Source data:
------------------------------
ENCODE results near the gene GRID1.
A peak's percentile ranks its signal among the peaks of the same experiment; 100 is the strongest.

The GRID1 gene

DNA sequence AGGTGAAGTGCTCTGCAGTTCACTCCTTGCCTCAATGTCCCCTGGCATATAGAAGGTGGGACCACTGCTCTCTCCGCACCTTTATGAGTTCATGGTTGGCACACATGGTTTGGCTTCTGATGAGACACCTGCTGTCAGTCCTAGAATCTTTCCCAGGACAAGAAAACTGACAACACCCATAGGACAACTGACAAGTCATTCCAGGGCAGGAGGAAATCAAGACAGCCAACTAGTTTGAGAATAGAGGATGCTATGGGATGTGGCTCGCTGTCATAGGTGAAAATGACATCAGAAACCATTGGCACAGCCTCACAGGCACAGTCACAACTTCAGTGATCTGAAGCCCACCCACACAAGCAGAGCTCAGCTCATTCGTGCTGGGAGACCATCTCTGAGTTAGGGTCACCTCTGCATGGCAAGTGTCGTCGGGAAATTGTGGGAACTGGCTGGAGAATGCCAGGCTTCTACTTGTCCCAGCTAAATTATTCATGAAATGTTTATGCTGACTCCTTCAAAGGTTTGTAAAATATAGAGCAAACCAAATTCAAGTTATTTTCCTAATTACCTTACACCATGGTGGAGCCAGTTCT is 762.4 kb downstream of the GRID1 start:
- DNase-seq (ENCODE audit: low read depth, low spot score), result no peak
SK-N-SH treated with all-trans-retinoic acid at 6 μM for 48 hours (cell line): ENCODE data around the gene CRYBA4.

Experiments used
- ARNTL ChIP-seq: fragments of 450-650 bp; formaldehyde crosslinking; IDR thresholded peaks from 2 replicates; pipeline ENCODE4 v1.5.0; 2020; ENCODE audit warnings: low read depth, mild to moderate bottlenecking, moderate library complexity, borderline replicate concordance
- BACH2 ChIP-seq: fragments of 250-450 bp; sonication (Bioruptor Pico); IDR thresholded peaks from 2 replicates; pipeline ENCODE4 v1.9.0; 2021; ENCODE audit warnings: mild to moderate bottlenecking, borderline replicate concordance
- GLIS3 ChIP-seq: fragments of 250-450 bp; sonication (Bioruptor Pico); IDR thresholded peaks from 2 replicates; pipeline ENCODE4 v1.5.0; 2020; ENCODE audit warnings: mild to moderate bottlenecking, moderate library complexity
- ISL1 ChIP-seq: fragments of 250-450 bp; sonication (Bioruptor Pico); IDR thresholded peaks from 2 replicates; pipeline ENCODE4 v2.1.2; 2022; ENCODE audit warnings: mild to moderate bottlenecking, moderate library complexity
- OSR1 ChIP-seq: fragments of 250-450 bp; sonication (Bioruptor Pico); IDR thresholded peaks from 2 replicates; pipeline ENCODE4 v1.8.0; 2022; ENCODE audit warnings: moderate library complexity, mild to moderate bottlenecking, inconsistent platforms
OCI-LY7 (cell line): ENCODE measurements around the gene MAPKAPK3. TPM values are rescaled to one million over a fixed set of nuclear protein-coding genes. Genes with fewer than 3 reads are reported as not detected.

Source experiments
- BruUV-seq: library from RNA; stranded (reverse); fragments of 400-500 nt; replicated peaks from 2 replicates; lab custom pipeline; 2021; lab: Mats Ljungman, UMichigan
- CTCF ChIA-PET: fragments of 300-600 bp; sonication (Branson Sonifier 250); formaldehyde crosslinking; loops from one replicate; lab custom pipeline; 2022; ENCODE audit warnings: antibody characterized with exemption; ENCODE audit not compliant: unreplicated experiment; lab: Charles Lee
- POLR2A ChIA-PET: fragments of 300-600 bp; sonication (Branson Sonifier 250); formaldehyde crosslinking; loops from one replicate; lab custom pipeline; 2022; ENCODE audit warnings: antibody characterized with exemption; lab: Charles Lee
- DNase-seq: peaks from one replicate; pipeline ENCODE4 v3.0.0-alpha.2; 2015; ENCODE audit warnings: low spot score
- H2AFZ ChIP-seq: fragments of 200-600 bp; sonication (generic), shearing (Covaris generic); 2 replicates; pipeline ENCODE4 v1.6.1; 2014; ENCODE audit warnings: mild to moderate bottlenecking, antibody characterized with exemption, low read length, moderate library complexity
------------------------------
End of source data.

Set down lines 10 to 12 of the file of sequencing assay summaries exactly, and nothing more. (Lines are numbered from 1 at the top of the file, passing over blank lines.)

- GLIS3 ChIP-seq: fragments of 250-450 bp; sonication (Bioruptor Pico); IDR thresholded peaks from 2 replicates; pipeline ENCODE4 v1.5.0; 2020; ENCODE audit warnings: mild to moderate bottlenecking, moderate library complexity
- ISL1 ChIP-seq: fragments of 250-450 bp; sonication (Bioruptor Pico); IDR thresholded peaks from 2 replicates; pipeline ENCODE4 v2.1.2; 2022; ENCODE audit warnings: mild to moderate bottlenecking, moderate library complexity
- OSR1 ChIP-seq: fragments of 250-450 bp; sonication (Bioruptor Pico); IDR thresholded peaks from 2 replicates; pipeline ENCODE4 v1.8.0; 2022; ENCODE audit warnings: moderate library complexity, mild to moderate bottlenecking, inconsistent platforms